101 F.3d 92
96 Cal. Daily Op. Serv. 8483, 96 Daily Journal
UNITED STATES of America, Plaintiff-Appellee,
Byeong Chul CHOI, aka Edward H. Choi, Defendant-Appellant.
United States Court of Appeals,
Submitted Nov. 8, 1996.*
Decided Nov. 22, 1996.
Peter N. Priamos, Torrance, California, for defendant-appellant.
Gregory J. Weingart, Assistant United States Attorney, Los Angeles, California, for plaintiff-appellee.
Appeal from the United States District Court for the Central District of California, Audrey B. Collins, District Judge, Presiding. D.C. No. CR-95-00905-ABC.
Before: BROWNING, THOMPSON and THOMAS, Circuit Judges.
After pleading guilty to possession of stolen goods in violation of 18 U.S.C. § 659, Byeong Chul Choi appeals his sentence. He argues because the interstate freight company from whom he stole Sony CD players and Nike shoes had limited its liability to $2,894.50, the court erred in determining loss according to the market value of $351,643. This resulted in an eleven point offense level increase pursuant to U.S.S.G. § 2B1.1(b)(1)(L). We affirm.
A district court must first look to market value when determining loss. Application Note 2 to U.S.S.G. § 2B1.1 states, in pertinent part:
"Loss" means the value of the property taken, damaged or destroyed. Ordinarily, when property is taken or destroyed the loss is the fair market value of the particular property at issue. Where the market value is difficult to ascertain or inadequate to measure harm to the victim, the court may measure loss in some other way, such as reasonable replacement cost to the victim.
Choi first argues that had the police not recovered the stolen property, the loss would have been limited to the amount of liability under the freight company's insurance contract, and that this amount would be a "reasonable replacement cost" under § 2B1.1. Choi's calculations omit some important factors. Had the police not recovered the stolen property, it is true that the freight carrier may have only been liable for a contracted amount. But the remaining loss does not just vanish--if the manufacturers' recovery were limited by the freight company's insurance contract, the manufacturers would lose the difference between the market value and the liability amount. This difference, combined with the liability amount, is the actual replacement cost, and it is equal to the market value. Consequently, market value was not "inadequate to measure harm to the victim," and the district court's only choice under Application Note 2 was to calculate loss using market value.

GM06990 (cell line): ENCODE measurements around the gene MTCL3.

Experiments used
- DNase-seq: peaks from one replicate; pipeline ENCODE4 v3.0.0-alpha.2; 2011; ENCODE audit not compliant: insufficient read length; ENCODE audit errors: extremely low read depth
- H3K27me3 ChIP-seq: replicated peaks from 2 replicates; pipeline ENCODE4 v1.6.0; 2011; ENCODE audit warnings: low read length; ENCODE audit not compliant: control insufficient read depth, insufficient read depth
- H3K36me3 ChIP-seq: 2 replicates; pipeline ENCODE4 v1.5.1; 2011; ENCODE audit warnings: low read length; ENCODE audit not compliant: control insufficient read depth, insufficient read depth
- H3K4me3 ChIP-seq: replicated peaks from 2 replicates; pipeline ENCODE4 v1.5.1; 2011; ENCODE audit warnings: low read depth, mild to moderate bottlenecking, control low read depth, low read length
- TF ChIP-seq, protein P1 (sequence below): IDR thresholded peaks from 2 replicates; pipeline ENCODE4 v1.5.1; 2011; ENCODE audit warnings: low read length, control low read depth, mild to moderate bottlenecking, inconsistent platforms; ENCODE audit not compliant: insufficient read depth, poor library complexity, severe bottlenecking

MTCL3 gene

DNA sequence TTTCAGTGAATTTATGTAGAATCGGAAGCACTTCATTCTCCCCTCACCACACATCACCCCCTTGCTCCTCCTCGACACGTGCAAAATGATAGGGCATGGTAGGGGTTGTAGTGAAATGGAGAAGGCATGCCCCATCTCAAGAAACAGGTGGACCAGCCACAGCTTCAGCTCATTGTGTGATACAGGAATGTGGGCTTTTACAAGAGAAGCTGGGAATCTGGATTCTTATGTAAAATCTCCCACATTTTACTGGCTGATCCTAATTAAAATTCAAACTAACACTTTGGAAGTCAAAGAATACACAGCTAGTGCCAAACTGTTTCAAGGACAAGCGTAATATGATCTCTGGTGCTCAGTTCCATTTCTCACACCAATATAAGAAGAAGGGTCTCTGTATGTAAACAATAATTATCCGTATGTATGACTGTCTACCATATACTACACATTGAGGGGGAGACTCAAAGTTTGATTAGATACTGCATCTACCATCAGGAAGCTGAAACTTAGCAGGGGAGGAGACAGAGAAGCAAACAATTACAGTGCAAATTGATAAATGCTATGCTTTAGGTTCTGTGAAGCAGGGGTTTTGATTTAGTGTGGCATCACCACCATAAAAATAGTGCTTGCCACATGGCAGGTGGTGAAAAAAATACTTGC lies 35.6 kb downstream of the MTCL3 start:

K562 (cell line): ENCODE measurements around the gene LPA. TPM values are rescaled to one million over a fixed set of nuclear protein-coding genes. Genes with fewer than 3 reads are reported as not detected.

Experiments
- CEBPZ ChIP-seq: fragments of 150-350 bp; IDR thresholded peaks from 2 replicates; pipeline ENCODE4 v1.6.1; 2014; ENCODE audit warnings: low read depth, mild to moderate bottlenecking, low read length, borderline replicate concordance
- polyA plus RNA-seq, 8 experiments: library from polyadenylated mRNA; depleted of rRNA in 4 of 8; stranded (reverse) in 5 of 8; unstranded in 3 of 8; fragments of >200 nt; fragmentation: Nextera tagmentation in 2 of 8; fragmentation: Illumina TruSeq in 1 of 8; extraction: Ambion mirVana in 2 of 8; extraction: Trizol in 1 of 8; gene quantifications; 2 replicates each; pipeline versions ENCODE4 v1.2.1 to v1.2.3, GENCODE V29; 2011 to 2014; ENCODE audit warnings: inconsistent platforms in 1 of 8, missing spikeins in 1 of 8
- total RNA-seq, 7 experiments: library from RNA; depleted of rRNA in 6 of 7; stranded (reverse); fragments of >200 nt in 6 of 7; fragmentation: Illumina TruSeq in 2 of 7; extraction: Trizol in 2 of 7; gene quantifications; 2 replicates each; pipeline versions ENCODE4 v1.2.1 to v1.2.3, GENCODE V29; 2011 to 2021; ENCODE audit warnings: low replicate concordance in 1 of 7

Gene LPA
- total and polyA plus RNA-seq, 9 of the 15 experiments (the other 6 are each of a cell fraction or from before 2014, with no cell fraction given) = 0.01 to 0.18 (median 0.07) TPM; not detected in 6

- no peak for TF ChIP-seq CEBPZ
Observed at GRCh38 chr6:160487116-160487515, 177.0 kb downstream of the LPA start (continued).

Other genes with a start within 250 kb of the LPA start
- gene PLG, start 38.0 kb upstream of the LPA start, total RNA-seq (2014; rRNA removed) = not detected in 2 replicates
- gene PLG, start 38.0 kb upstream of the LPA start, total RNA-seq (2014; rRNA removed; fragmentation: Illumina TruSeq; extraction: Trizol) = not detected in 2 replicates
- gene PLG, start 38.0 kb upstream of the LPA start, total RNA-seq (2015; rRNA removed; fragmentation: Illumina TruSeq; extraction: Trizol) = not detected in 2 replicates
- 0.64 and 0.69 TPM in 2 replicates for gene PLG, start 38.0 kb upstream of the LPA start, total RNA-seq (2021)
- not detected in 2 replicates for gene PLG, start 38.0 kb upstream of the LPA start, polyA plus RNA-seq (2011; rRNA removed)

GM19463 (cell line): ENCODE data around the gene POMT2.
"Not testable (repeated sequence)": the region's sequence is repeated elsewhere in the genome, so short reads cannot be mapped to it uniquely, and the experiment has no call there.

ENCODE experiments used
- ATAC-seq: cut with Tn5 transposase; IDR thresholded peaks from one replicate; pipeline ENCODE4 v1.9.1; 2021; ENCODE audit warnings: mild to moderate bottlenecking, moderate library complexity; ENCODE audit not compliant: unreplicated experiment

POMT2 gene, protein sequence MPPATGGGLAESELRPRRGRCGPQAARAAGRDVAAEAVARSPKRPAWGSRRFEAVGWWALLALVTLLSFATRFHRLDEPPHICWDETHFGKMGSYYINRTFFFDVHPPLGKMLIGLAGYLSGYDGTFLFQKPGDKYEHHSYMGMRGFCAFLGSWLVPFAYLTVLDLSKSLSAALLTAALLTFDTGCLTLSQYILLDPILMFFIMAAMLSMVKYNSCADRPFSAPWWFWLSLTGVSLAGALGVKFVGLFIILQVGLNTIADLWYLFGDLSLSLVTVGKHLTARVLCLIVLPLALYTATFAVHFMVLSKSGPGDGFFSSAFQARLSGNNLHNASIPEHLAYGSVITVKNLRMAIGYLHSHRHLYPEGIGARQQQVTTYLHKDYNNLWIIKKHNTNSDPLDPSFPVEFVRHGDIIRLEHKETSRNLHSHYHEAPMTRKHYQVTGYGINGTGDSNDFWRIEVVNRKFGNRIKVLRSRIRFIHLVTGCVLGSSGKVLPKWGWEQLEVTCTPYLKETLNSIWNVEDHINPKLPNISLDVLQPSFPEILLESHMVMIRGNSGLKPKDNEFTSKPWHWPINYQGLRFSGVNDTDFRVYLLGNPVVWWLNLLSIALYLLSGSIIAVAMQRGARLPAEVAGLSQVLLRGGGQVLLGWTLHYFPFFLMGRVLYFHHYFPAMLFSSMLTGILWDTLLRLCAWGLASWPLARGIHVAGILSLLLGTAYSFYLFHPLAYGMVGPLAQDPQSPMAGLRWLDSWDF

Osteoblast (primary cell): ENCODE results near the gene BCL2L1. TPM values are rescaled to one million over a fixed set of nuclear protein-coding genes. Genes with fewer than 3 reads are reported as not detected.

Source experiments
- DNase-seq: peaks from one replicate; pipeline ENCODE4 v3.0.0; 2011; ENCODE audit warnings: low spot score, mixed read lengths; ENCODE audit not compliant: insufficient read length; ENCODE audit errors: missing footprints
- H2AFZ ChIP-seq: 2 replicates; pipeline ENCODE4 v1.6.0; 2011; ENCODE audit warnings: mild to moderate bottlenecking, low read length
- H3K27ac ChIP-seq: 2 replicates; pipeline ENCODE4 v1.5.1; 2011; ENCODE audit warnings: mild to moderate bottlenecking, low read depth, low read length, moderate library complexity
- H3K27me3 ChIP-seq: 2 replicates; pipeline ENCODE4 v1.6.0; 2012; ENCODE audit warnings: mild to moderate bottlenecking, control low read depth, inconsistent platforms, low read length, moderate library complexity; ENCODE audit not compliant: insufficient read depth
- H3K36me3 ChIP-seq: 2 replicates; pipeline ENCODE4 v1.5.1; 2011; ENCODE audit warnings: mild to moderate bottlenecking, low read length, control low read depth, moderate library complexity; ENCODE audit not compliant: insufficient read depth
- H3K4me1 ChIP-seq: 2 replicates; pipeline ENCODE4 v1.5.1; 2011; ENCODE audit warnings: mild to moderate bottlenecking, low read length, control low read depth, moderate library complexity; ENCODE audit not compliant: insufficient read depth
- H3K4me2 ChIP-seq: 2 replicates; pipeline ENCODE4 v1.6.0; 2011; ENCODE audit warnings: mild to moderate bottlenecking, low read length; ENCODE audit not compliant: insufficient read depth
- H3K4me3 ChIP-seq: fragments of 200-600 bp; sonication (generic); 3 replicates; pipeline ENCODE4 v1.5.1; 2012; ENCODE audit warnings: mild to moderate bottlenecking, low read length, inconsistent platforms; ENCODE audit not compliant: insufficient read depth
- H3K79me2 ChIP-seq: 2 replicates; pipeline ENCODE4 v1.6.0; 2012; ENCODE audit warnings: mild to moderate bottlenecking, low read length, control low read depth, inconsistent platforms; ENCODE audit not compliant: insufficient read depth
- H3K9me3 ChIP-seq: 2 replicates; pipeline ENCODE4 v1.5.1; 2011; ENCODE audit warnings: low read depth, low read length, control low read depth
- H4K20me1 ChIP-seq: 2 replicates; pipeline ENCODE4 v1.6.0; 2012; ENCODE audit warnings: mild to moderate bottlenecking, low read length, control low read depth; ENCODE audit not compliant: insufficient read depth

Choi additionally argues that since police recovered and returned the stolen property, no loss occurred. As this court has previously held, however, "the amount of loss can mean potential loss had [the defendant] not been apprehended." United States v. Napier, 21 F.3d 354, 355 (9th Cir.1994); see also United States v. Robinson, 94 F.3d 1325, 1329 (9th Cir.1996) (attempted extortion punished as though completed for purposes of loss valuation); United States v. Van Boom, 961 F.2d 145, 146 (9th Cir.1992) (sentence properly enhanced by amount of intended loss in sting operation even though no actual loss occurred).
The judgment of the district court is AFFIRMED.
The panel finds this case appropriate for submission without oral argument pursuant to 9th Cir.R. 34-4 and Fed.R.App.P. 34(a)